Wait on QB/TE Positions

I will always aim to take a Quarterback and Tight End late in the draft.  Sometimes, it’s burned me (looking at you Matt Ryan).  But if you pick the right one, you could have just built a championship-caliber team.

If you want the top 3 guys at each position, you are going to have to pay up.  The top four Quarterbacks were gone by mid-round four and the top five Tight Ends were gone by mid-round five.  That leaves the teams that drafted them in dire straits unless they get lucky with some sleeper picks.  For instance, Team 10 started with Davante Adams, Josh Allen, J.K. Dobbins, and George Kittle.  That is a lot of risks to take on.

There has been a ton of data showing that there is a gap in fantasy scoring after the top two or three at the position, and after that, the players are so close in points that you may as well wait till later to draft a guy you think will outperform his ADP.

Tom Brady, a guy who threw for 5316 yards and 43 touchdowns last season is somehow being drafted in round eight, behind guys like Kyler Murray and Trey Lance.  Tight Ends T.J. Hockenson, Zach Ertz (who should see an uptick in targets with DeAndre Hopkins suspended), and sleeper Cole Kmet is all available in round 10 or later.

It just goes to show that you can still find great value (and even a top 3 finisher) in later rounds.

Take Some Shots at Handcuffs or Rookies Later in Draft

Since I went Running Back heavy to start and didn’t have a great receiving corps, I decided to start targeting some handcuffs or rookies in rounds 8-12.  A lot of Wide Receivers and Running Backs in this range are either Rookies or they switched teams and now have some uncertainty that comes along with them.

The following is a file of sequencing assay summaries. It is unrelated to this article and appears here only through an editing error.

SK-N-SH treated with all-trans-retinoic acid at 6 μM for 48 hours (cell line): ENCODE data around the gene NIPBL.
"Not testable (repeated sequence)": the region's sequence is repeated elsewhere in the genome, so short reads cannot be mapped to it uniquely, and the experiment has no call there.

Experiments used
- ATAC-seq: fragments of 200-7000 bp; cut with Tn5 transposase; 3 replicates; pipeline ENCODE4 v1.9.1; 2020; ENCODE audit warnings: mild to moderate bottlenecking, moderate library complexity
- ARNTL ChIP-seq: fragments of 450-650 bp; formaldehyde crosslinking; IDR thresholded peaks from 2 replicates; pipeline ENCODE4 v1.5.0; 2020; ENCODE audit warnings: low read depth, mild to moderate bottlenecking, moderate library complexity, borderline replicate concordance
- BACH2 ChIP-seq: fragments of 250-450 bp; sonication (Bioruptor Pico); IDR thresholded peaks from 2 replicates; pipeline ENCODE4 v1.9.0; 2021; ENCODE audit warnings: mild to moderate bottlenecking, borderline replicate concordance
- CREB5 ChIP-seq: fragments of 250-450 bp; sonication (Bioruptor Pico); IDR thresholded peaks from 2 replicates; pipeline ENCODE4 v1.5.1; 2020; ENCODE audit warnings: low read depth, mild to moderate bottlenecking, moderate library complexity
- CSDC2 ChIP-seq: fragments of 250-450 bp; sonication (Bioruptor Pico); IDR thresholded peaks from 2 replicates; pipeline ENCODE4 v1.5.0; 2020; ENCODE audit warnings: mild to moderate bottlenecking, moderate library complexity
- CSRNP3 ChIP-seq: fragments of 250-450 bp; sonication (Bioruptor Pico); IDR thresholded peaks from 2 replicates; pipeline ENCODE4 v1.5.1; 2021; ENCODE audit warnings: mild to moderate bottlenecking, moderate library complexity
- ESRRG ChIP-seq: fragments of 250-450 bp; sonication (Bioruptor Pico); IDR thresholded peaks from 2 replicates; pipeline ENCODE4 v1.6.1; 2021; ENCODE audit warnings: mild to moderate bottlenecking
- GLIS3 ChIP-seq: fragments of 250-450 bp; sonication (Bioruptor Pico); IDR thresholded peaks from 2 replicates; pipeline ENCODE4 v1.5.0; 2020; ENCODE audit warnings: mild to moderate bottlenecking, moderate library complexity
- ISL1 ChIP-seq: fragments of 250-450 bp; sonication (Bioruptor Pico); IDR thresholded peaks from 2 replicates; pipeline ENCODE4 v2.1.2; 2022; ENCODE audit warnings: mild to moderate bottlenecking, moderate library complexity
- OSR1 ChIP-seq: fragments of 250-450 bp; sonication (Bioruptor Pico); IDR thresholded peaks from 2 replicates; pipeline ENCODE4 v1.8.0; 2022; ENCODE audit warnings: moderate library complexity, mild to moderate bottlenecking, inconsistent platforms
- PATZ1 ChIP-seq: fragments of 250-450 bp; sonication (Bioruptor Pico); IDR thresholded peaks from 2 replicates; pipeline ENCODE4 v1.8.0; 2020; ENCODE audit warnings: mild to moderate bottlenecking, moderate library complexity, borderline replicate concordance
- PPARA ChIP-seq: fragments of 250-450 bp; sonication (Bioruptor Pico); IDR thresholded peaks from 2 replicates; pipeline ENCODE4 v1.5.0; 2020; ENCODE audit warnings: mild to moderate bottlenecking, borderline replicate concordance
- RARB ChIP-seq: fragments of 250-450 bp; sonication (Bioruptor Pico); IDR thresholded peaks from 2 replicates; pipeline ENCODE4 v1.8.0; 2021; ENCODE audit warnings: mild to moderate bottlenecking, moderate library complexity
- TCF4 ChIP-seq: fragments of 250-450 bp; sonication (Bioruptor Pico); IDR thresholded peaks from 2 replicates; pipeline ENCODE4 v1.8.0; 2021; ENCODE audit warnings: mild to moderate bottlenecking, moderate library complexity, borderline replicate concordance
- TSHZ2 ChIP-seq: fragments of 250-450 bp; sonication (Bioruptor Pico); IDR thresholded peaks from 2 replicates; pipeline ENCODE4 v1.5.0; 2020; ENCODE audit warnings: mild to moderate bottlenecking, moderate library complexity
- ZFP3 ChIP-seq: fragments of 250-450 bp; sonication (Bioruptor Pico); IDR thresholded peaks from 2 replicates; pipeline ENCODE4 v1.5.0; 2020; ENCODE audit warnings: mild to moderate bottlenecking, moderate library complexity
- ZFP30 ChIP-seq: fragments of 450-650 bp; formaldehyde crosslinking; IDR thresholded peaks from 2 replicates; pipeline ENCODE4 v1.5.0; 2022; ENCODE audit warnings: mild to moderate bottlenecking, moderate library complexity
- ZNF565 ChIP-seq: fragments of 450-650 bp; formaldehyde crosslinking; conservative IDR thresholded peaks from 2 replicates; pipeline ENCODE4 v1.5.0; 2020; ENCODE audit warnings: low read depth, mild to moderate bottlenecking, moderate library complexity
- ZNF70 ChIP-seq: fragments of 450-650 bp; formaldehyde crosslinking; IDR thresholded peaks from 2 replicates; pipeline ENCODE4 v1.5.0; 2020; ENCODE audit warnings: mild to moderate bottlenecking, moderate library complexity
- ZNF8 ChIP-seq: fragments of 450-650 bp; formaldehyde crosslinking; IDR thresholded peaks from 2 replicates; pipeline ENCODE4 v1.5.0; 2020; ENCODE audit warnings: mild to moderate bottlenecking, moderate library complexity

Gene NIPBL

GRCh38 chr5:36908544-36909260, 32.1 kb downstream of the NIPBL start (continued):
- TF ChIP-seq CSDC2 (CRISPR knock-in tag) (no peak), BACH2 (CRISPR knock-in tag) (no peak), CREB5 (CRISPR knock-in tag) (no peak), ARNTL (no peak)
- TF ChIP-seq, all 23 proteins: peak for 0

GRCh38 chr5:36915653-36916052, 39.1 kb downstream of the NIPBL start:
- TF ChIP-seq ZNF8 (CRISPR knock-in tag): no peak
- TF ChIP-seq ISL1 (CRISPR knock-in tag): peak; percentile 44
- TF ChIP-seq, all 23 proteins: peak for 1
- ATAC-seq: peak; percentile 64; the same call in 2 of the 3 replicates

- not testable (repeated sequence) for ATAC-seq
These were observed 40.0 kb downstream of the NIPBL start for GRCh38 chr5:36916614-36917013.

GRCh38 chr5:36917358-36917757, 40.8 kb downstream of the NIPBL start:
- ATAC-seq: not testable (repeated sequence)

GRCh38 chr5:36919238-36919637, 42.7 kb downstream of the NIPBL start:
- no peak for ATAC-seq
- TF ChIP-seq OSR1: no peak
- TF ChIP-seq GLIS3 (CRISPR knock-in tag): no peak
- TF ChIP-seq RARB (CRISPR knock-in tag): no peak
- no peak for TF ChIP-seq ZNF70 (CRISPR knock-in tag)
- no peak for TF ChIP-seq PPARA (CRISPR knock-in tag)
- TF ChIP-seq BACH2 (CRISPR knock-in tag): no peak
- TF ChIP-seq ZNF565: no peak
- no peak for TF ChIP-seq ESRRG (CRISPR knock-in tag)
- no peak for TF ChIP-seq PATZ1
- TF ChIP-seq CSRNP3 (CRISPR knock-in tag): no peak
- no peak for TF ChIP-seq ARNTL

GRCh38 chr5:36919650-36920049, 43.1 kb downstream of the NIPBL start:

For instance, I grabbed Los Angeles Rams’ Running Back Darrell Henderson in the 10 th round, figuring he could be a great handcuff to Cam Akers (who looked iffy in a few games after returning from a torn achilles).  Houston Rookie Dameon Pierce was available in Round 12 so I figured why not grab a guy who could push to start at some point this season.

Wide Receivers in this area are all guys who changed teams or are Rookies.  I’m talking about the Chiefs’ Receivers, Packers’ Receivers, and New Orleans’ Receivers.  All these guys are big question marks, so do some research and grab the one you think could be the top target in 2022.  If you guess right, you could have found the best values of the draft.

Round 13-15

This is where you grab your defense and a few deep sleepers to round out your draft.  Defense is always hard to draft since you never know how teams will perform until a few games in.  Again, do some research on the most improved defenses and maybe some Strength of Schedule data, and try and pick who you think could be a year-long start.  If you miss, it’s not a huge deal, just play the waiver wire week to week.

My only other piece of advice is to not draft a kicker at all (if you have kickers in your league).  Use that spot to draft a guy who you think may surge in the preseason and have a shot at starting.  Rookie Wide Receivers and handcuff Running Backs are great options for your final pick.  If it looks like they won’t pan out by the first week, drop them for a kicker or someone who actually did surprise in the preseason.

Filed under: Free Articles